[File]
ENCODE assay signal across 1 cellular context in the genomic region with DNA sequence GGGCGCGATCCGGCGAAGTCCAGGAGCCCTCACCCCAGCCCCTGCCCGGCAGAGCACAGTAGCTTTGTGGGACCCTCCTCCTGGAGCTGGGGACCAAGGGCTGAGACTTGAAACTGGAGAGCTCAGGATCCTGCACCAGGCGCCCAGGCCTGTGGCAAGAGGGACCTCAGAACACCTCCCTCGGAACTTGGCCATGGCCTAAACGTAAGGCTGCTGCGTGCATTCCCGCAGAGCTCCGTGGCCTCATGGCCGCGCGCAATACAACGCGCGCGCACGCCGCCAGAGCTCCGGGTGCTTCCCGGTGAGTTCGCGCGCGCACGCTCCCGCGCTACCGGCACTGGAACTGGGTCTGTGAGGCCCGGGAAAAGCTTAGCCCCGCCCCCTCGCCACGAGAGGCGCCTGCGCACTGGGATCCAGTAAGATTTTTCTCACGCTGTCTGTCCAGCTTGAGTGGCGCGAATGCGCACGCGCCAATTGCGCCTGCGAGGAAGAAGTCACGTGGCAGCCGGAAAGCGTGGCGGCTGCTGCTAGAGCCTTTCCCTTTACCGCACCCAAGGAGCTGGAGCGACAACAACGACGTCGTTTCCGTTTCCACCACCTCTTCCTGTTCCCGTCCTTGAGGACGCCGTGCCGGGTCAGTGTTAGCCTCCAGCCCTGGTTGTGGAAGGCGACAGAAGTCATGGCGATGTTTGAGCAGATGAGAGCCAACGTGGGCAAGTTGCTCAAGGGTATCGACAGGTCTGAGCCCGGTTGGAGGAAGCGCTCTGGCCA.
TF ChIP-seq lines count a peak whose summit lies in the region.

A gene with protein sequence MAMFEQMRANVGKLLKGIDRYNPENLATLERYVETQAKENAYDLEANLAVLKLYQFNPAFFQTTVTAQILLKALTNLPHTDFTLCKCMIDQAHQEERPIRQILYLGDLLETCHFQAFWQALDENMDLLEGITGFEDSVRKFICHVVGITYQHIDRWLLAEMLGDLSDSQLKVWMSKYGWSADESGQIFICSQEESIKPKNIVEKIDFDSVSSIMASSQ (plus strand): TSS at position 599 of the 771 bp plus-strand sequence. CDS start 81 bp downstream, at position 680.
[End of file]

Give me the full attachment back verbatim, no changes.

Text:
ENCODE assay signal across 1 cellular context in the genomic region with DNA sequence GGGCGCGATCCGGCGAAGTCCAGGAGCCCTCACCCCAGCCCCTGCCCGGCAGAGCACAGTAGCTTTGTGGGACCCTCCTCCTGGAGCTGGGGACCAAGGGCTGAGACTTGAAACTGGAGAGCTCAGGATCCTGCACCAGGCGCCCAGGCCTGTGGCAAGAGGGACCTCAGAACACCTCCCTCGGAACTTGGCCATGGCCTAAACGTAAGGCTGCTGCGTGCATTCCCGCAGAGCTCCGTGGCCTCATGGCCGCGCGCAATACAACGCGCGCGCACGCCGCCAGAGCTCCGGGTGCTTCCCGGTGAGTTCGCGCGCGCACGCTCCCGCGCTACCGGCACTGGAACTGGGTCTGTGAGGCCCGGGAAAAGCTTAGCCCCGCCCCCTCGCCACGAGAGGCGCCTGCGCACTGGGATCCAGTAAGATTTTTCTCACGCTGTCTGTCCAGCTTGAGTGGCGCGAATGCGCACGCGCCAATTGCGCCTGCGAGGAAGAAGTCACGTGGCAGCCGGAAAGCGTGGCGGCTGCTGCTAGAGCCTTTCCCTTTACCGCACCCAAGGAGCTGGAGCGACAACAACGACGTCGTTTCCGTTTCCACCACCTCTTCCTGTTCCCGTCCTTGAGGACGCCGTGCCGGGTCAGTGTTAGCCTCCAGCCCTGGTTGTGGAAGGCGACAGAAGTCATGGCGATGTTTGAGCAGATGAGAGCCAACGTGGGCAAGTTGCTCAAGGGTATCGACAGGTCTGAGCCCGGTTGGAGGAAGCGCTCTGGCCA.
TF ChIP-seq lines count a peak whose summit lies in the region.

A gene with protein sequence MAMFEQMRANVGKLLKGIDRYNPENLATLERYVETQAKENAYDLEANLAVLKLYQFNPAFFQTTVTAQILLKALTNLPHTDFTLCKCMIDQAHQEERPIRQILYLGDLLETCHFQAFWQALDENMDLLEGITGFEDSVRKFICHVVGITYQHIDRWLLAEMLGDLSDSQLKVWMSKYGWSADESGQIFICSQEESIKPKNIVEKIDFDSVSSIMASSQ (plus strand): TSS at position 599 of the 771 bp plus-strand sequence. CDS start 81 bp downstream, at position 680.